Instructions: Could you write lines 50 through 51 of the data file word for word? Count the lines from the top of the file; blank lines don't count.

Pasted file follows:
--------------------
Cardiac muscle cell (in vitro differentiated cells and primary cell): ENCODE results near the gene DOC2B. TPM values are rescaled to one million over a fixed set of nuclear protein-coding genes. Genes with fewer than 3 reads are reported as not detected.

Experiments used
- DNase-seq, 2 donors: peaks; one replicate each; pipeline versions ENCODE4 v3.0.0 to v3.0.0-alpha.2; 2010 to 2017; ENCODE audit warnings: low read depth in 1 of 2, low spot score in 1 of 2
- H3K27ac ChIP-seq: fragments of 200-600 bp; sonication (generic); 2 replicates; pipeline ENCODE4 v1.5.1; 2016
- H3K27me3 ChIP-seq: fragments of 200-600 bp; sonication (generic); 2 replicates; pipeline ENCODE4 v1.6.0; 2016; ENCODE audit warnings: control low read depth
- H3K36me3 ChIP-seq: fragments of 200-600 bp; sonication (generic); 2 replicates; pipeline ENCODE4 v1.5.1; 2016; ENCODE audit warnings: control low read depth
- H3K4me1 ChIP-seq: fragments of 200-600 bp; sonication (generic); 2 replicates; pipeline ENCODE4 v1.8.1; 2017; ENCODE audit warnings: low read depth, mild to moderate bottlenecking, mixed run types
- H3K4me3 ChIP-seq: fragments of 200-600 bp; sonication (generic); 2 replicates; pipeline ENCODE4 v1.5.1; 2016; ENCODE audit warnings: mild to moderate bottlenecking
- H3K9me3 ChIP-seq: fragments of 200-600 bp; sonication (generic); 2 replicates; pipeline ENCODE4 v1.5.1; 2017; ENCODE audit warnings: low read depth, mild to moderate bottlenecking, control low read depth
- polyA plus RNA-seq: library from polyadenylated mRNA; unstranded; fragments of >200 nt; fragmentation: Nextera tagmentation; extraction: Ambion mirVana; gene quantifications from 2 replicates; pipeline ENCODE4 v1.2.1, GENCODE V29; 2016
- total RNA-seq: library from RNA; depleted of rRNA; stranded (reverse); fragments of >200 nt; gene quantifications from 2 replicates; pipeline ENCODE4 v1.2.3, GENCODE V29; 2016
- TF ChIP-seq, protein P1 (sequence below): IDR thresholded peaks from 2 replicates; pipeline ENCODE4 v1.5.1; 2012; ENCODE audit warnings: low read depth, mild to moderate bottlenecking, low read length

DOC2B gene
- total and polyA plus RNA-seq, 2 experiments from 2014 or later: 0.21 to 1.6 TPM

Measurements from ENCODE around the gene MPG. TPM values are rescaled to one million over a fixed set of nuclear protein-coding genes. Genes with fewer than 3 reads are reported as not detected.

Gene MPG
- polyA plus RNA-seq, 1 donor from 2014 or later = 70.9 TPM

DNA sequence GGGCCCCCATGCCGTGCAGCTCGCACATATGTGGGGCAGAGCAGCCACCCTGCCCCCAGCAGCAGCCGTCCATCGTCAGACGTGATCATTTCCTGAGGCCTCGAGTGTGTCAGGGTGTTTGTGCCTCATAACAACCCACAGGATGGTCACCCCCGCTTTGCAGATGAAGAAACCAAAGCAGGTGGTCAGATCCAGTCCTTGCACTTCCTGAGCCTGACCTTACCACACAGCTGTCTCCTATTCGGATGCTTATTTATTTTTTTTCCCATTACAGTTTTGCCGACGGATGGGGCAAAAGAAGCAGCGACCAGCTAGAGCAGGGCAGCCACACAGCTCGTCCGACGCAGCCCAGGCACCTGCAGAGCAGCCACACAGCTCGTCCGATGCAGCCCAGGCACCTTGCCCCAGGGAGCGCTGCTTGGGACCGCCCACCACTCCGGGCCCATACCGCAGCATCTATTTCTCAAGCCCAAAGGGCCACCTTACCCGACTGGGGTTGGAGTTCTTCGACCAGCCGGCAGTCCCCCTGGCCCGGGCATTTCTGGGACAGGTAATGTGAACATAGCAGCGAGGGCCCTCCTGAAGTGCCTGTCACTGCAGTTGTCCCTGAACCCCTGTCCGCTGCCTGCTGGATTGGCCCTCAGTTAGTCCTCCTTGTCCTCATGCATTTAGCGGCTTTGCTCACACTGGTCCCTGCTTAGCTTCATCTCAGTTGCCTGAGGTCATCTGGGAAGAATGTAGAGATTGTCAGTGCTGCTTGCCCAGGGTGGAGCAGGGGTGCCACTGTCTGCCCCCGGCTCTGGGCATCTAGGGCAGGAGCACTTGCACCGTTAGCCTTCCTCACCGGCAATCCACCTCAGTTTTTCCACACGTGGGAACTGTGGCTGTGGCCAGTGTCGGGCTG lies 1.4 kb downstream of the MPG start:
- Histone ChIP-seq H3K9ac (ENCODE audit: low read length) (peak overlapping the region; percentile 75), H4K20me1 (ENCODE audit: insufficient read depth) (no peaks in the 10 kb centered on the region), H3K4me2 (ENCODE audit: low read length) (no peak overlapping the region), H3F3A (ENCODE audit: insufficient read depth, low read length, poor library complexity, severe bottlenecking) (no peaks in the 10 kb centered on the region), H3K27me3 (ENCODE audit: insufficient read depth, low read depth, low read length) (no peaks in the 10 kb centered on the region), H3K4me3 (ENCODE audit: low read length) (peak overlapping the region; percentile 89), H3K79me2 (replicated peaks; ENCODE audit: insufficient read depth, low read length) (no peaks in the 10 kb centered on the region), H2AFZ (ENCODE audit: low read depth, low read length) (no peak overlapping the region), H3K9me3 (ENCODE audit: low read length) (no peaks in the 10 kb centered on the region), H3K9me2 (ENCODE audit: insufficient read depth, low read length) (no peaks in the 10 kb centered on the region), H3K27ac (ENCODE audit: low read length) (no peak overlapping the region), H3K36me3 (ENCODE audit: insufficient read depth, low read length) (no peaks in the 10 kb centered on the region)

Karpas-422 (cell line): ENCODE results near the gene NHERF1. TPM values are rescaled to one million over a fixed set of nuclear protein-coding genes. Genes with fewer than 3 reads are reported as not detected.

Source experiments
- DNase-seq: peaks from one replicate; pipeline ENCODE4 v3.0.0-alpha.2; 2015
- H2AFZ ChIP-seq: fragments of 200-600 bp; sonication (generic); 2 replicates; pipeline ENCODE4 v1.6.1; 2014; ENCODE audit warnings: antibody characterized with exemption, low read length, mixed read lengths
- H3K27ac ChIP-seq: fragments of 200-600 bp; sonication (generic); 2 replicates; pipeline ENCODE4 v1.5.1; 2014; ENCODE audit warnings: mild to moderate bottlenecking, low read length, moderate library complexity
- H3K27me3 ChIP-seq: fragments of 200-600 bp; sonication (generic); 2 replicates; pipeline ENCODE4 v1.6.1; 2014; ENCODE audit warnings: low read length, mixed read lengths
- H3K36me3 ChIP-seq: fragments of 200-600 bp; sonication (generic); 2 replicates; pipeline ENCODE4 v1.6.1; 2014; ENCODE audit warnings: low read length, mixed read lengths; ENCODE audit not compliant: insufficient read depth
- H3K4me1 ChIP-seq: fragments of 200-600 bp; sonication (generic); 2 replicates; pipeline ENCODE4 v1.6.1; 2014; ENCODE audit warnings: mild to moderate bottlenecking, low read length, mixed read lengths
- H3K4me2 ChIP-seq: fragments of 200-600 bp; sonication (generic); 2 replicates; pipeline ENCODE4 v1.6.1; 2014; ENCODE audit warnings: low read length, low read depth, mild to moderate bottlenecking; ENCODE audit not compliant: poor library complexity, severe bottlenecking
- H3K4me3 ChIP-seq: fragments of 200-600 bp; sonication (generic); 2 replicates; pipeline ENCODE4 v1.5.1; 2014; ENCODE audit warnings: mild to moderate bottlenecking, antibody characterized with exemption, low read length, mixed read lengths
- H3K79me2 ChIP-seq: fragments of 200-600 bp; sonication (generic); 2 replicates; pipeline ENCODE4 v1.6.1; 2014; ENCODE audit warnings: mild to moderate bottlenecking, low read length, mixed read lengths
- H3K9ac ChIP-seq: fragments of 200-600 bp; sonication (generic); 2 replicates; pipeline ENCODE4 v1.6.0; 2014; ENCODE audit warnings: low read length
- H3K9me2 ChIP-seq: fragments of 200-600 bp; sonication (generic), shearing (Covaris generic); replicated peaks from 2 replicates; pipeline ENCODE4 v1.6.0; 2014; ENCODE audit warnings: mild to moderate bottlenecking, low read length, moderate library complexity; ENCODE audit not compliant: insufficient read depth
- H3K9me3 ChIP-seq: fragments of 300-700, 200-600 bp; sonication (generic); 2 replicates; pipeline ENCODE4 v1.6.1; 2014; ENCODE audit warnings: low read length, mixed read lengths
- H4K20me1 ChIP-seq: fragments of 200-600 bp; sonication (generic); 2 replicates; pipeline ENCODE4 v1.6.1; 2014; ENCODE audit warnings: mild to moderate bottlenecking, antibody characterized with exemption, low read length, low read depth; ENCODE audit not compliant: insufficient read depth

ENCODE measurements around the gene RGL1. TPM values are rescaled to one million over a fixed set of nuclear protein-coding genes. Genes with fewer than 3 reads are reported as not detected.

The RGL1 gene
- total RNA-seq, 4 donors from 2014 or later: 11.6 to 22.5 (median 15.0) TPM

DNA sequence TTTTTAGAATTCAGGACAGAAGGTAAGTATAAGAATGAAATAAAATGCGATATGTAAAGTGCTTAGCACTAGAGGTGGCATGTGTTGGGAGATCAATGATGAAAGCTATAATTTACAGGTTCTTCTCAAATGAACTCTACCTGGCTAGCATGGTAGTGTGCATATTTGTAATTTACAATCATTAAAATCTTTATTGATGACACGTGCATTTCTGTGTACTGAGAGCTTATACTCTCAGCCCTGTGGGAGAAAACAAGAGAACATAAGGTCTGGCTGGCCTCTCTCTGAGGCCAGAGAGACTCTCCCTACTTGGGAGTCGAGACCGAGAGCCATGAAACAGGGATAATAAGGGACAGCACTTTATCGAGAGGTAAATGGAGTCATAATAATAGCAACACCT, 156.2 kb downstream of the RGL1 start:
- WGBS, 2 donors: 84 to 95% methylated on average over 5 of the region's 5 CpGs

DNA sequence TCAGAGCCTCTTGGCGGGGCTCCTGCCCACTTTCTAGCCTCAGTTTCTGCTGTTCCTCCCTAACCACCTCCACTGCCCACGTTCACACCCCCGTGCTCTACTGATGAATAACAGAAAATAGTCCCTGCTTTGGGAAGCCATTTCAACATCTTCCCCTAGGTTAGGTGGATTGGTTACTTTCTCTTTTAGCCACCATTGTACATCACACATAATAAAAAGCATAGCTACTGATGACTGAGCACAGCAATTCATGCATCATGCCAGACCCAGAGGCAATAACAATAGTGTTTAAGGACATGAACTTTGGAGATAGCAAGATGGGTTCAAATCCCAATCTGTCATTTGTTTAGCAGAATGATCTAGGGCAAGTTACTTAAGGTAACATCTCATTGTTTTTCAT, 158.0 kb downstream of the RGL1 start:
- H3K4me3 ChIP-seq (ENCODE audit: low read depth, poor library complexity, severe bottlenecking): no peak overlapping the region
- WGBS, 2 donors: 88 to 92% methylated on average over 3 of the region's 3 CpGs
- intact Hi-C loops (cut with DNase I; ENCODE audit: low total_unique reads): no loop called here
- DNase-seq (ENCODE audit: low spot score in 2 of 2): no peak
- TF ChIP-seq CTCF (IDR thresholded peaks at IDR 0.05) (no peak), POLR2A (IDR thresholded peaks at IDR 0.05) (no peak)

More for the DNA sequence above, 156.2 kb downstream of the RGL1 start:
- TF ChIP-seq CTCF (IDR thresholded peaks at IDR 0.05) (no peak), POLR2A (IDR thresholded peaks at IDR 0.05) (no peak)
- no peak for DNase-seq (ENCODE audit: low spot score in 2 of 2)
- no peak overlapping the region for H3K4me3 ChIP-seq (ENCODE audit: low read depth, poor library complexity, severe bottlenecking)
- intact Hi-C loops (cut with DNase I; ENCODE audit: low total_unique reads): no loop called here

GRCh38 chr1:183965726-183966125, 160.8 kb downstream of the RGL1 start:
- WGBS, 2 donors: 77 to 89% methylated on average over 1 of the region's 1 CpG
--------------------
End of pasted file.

- intact Hi-C loops (cut with DNase I; ENCODE audit: low total_unique reads): no loop called here

GRCh38 chr1:183965726-183966125, 160.8 kb downstream of the RGL1 start: